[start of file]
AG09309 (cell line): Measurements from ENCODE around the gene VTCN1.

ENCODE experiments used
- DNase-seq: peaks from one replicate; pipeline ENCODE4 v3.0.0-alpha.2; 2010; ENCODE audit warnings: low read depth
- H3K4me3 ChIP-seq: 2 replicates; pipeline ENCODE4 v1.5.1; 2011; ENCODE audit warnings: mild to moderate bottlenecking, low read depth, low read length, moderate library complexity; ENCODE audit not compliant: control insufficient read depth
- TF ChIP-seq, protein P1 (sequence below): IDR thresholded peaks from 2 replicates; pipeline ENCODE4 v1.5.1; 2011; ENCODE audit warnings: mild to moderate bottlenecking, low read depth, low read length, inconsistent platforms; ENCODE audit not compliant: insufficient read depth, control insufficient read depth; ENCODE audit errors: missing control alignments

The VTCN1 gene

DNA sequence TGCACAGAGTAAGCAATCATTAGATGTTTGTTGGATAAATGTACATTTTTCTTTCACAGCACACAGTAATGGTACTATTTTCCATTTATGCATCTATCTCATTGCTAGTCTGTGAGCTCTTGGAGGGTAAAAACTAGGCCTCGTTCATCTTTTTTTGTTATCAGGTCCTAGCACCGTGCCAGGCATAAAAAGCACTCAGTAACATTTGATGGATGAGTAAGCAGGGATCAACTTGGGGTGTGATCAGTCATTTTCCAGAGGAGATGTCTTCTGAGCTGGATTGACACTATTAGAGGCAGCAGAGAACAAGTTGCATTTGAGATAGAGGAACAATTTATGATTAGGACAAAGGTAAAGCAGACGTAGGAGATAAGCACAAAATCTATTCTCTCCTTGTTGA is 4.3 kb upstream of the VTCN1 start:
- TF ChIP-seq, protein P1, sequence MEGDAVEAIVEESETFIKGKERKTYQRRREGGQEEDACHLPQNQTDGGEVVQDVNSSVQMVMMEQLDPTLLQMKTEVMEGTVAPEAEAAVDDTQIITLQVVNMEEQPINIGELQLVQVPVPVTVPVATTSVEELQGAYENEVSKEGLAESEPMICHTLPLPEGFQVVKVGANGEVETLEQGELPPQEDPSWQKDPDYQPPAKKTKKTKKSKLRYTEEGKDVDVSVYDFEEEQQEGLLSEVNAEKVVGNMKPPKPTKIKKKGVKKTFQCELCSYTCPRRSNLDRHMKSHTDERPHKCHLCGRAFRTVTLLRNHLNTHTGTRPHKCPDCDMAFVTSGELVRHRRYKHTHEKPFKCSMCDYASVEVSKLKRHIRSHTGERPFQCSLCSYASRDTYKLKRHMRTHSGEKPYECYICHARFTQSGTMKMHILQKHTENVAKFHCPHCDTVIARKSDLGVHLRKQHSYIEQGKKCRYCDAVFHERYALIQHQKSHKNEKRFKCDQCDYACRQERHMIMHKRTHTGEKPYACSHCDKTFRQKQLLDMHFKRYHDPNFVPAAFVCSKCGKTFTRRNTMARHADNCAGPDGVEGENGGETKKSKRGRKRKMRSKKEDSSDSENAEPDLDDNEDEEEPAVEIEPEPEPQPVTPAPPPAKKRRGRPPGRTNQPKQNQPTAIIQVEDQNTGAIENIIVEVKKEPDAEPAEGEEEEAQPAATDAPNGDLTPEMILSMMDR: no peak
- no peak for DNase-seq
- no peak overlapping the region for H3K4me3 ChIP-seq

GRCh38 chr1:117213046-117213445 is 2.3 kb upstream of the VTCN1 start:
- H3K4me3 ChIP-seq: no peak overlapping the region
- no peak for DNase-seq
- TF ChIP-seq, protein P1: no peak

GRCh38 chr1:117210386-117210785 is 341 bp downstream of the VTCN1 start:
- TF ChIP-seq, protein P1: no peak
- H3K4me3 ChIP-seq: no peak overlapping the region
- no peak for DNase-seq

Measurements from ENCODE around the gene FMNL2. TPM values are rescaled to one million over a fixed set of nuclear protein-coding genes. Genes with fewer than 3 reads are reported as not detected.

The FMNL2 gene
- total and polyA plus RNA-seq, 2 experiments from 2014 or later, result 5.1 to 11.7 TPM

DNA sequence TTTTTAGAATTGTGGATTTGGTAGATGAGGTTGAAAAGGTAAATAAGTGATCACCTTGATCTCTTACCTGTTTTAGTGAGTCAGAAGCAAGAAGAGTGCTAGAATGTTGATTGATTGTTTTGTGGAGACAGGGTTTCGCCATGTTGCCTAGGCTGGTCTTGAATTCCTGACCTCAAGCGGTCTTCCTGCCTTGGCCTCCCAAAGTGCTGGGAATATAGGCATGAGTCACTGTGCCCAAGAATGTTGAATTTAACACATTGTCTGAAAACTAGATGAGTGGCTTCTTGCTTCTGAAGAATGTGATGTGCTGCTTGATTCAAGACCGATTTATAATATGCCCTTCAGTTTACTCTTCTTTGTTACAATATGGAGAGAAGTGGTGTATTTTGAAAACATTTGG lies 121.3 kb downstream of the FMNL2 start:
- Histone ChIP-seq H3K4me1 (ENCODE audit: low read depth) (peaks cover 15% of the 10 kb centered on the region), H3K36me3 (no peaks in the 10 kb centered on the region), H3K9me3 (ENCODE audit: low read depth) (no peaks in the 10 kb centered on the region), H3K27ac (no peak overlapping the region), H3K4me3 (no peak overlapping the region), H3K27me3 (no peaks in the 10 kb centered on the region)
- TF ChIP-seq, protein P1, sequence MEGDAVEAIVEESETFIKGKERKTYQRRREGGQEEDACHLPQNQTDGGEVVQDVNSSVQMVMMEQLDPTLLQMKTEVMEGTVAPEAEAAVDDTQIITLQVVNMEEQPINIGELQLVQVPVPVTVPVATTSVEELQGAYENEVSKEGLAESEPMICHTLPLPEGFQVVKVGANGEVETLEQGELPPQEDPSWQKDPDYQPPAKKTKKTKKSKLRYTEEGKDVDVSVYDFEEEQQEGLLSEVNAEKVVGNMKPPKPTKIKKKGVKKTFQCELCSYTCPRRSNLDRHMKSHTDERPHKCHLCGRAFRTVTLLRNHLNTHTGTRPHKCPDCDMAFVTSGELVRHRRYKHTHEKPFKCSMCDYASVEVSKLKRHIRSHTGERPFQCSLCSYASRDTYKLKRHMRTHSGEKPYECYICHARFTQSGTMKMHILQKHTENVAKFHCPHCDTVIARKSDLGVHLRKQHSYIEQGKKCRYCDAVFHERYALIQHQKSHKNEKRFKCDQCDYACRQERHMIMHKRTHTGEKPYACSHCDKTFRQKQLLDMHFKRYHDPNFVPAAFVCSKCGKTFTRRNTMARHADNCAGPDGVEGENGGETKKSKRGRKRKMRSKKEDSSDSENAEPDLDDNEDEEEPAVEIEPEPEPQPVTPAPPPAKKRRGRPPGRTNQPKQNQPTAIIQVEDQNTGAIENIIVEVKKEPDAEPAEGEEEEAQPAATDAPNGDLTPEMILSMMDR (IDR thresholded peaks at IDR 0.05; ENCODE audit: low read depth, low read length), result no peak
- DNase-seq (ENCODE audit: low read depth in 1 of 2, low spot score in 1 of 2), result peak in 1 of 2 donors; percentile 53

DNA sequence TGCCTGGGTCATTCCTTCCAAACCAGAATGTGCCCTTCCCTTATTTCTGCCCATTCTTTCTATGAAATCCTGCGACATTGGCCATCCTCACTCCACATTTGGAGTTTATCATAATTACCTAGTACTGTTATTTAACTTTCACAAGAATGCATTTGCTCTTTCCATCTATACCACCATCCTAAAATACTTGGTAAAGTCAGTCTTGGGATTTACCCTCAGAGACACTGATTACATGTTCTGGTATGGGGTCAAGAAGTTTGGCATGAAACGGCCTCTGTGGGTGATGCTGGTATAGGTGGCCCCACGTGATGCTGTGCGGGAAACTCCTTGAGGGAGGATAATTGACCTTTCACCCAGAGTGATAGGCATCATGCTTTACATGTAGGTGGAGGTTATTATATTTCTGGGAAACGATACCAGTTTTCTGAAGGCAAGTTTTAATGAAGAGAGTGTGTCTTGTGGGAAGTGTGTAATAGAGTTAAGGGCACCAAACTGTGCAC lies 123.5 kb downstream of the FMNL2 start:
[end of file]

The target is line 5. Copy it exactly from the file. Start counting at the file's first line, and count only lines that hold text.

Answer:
- TF ChIP-seq, protein P1 (sequence below): IDR thresholded peaks from 2 replicates; pipeline ENCODE4 v1.5.1; 2011; ENCODE audit warnings: mild to moderate bottlenecking, low read depth, low read length, inconsistent platforms; ENCODE audit not compliant: insufficient read depth, control insufficient read depth; ENCODE audit errors: missing control alignments